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Updated Dev Enviroment

In order to get some of the features like serial ports and I2C working on my atmega1284p chips, I needed to update the Sanguino core I have been using. The latest one published is based off arduino 0018 which works ok, but 0018 is before they had added strings and other useful features built into the core. I initially started updating the Sanguino core to 0021 which is what I was using as my dev environment but was having some issues with some conflicts in stdio and stdlib. From looking at the release notes the arduino team moved to register based pre-compiler directives rather then the CPU based ones used before. This method seems to be much better suited to alternative processors and is illustrated well here.

So I moved forward updating the Sanguino core files to 0023 which is the current version on arduino.cc. The modifications are pretty simple, update the pin outs in pins_arduino.c and everything else just falls into place.

I am currently working through testing functions on the atmega1284p I have gotten both UARTs  working with out issue.  I did need to make some modifications to the Wire library to get I2C working.  Just needed to have it add pullups to the correct pins, this could have been done in hardware but I like using the software pullups.  I believe SPI will work, but am still testing that.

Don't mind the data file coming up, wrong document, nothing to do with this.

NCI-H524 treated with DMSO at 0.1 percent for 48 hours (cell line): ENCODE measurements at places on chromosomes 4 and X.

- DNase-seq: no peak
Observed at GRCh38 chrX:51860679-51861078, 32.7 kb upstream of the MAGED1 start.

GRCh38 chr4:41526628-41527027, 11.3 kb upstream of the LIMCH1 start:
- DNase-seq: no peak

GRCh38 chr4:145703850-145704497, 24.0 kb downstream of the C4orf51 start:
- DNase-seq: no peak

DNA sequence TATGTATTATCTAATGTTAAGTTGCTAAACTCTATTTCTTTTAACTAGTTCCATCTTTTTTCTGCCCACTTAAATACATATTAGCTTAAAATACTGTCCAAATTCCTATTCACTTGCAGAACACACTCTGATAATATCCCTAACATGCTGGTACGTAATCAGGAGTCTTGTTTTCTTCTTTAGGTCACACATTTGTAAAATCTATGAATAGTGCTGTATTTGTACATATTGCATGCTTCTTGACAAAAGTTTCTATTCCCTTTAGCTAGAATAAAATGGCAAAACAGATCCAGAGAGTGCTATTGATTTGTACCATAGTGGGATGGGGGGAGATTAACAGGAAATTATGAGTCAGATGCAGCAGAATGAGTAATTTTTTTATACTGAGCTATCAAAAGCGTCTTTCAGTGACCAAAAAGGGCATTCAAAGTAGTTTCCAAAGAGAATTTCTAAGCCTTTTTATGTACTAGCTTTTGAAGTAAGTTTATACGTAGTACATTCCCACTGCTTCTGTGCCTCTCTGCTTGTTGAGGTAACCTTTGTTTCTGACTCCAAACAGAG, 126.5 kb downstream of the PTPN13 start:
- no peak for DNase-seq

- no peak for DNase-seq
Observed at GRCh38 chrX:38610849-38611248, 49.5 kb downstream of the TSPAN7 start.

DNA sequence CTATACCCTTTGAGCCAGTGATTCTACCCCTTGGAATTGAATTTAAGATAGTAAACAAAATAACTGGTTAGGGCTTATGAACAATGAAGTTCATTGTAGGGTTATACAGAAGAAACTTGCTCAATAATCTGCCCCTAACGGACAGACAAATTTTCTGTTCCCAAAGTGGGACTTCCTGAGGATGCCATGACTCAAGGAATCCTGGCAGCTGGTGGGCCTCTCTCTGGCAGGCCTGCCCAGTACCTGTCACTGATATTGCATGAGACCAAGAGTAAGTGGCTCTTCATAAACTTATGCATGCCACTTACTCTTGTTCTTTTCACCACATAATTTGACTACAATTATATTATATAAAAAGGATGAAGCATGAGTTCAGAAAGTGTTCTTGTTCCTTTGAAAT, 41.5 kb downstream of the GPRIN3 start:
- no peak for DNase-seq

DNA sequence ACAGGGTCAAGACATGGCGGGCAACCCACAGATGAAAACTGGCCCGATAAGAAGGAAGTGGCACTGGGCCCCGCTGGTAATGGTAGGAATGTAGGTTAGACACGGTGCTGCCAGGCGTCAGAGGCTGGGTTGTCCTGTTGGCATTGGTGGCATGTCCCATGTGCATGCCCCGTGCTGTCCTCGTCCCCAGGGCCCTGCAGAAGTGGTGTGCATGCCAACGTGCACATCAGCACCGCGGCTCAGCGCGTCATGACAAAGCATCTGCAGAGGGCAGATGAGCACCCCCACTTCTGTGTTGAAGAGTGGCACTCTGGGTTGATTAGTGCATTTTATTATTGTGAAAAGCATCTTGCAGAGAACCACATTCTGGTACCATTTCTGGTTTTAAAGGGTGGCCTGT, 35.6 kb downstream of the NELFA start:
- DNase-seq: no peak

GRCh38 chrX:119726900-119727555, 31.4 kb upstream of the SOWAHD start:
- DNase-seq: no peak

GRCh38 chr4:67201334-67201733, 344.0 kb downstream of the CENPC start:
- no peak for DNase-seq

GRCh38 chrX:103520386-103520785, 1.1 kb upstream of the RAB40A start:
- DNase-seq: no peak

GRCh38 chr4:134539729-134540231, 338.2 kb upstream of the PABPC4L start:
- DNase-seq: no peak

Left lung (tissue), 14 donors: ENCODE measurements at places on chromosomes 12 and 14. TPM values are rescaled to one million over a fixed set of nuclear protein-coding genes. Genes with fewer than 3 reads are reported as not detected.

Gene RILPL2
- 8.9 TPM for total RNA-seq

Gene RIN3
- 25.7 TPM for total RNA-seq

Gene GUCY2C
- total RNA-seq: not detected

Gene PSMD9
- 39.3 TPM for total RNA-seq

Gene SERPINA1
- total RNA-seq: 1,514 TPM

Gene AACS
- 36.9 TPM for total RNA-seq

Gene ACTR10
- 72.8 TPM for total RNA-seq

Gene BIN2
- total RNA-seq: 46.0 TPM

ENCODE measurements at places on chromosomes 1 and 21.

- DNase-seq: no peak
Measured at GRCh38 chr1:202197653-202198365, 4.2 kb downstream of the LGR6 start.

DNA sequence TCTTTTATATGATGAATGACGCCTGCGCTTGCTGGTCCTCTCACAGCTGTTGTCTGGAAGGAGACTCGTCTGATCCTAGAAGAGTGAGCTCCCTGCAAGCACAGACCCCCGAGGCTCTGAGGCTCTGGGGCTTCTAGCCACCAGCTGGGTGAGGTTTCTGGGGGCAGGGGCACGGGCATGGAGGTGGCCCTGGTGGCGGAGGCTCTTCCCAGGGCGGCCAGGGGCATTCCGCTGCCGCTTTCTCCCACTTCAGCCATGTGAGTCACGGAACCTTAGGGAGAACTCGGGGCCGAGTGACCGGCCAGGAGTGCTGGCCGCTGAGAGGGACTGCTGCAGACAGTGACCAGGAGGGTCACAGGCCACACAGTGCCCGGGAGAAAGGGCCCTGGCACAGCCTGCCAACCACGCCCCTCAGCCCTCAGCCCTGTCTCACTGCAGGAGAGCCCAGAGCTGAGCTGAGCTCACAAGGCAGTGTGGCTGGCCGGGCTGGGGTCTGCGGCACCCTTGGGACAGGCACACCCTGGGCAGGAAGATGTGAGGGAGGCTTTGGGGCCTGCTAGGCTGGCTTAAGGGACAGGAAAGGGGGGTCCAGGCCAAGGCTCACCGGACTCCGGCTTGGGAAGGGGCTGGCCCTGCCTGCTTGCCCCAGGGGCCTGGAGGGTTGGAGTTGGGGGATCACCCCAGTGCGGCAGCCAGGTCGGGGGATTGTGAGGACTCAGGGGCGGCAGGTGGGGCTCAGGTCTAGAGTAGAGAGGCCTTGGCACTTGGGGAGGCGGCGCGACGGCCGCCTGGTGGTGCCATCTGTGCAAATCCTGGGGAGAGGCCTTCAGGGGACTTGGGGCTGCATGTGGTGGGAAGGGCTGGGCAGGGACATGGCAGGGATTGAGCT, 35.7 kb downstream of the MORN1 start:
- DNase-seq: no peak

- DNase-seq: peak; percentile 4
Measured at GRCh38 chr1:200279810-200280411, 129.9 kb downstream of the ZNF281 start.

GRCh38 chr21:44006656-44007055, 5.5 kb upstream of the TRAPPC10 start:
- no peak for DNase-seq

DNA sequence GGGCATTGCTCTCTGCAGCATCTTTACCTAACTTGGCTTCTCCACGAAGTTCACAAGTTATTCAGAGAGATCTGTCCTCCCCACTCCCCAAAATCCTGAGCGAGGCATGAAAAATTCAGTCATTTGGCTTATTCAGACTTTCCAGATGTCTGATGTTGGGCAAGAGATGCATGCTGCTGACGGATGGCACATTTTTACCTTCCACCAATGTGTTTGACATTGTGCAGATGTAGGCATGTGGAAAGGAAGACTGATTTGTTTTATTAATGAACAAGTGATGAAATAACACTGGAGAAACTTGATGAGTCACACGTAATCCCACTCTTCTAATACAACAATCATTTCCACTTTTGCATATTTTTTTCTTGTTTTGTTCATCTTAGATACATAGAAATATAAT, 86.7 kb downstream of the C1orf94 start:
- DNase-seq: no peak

Here are the modified Sanguino files which support 644p,1284p,and 1284p @8mhz and also the updated Wire library:

Sanguino-0023r1.zip UPDATED (details): Sanguino-0023r2.zip UPDATED (details): Sanguino-0023r3.zip UPDATED (details):Sanguino-0023r4.zip  UPDATED(details): Sanguino-0101r1.zip


GPS Logger Hardware v4.0